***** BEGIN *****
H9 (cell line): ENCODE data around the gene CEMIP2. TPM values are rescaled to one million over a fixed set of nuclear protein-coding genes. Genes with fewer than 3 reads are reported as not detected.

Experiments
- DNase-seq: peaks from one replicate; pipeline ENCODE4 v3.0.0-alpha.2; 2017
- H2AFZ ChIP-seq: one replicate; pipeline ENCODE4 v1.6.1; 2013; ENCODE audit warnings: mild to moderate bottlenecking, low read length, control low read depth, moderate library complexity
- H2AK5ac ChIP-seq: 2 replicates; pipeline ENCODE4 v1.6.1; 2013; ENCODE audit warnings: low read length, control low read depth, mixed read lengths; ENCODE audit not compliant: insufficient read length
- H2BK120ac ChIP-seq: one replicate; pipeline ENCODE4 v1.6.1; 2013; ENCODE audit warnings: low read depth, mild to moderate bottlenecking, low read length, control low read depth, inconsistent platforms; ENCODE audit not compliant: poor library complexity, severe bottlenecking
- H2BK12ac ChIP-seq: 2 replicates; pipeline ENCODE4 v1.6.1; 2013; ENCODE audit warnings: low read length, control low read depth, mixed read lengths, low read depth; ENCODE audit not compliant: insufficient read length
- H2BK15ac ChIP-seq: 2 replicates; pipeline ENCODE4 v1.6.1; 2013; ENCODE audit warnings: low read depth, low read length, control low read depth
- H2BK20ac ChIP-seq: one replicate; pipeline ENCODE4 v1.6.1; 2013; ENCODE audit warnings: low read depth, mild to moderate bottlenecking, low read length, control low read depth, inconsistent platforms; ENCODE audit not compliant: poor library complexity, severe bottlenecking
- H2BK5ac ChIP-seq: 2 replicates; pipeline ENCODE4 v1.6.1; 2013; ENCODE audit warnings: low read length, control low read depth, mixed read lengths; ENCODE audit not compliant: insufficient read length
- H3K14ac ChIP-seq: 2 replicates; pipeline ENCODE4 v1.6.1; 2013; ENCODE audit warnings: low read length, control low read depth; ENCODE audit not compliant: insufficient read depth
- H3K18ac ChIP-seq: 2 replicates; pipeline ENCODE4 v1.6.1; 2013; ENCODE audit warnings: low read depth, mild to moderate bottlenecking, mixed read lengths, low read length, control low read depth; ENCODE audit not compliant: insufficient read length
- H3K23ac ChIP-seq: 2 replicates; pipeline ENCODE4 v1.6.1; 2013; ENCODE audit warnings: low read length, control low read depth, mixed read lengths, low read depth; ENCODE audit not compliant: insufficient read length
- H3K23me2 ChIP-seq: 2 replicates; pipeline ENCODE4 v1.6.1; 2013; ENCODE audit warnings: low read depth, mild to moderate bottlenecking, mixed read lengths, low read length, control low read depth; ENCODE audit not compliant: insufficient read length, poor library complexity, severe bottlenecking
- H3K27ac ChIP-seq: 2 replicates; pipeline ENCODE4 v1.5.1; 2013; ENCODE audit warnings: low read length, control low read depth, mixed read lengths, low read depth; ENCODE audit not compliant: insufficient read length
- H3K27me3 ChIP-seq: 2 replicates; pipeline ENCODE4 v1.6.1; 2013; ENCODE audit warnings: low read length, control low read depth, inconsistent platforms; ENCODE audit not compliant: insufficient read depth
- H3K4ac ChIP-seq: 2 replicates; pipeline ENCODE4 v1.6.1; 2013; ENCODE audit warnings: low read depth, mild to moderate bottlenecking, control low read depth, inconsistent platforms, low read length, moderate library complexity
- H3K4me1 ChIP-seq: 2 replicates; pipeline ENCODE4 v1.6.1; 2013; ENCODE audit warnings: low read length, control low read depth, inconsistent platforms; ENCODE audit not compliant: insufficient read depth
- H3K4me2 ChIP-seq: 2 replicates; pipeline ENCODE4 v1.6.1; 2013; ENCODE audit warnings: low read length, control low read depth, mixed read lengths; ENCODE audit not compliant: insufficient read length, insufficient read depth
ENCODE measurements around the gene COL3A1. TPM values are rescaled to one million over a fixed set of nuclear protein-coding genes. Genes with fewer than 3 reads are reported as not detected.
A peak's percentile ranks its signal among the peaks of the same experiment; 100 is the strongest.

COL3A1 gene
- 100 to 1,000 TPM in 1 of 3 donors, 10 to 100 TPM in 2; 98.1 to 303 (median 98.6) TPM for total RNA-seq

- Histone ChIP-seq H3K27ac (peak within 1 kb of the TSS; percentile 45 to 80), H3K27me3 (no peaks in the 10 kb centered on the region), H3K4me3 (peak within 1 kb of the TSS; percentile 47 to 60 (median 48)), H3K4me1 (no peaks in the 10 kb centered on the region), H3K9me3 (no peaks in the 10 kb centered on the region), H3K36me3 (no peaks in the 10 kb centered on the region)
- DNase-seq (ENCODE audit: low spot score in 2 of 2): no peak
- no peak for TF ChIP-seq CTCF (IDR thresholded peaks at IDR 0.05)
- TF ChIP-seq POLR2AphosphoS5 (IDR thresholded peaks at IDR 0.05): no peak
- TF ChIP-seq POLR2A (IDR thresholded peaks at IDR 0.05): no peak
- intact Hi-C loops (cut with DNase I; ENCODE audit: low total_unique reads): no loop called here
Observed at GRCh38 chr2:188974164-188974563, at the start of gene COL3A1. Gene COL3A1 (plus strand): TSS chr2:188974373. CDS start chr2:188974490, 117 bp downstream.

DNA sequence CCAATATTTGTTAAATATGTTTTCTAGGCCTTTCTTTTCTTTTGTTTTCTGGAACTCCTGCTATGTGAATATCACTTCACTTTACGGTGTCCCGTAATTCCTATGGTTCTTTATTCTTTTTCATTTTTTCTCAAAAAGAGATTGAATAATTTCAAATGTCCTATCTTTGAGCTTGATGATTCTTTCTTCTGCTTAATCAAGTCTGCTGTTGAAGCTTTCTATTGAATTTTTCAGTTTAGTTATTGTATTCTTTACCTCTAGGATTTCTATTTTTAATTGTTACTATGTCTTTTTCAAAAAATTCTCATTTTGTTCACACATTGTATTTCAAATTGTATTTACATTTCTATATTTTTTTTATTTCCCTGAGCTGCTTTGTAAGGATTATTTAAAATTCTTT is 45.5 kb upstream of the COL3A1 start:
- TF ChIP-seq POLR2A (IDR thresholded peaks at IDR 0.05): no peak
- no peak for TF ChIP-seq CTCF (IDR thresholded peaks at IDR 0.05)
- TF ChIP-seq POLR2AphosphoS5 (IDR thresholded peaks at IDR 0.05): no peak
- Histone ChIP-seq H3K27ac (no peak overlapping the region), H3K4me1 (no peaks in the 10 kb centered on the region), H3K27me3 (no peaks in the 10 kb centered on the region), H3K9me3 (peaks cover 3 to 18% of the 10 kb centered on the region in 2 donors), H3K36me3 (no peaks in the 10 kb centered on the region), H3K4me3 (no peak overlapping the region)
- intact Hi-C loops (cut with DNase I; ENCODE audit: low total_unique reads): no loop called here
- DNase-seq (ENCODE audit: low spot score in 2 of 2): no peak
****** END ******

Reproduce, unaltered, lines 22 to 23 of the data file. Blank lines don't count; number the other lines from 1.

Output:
COL3A1 gene
- 100 to 1,000 TPM in 1 of 3 donors, 10 to 100 TPM in 2; 98.1 to 303 (median 98.6) TPM for total RNA-seq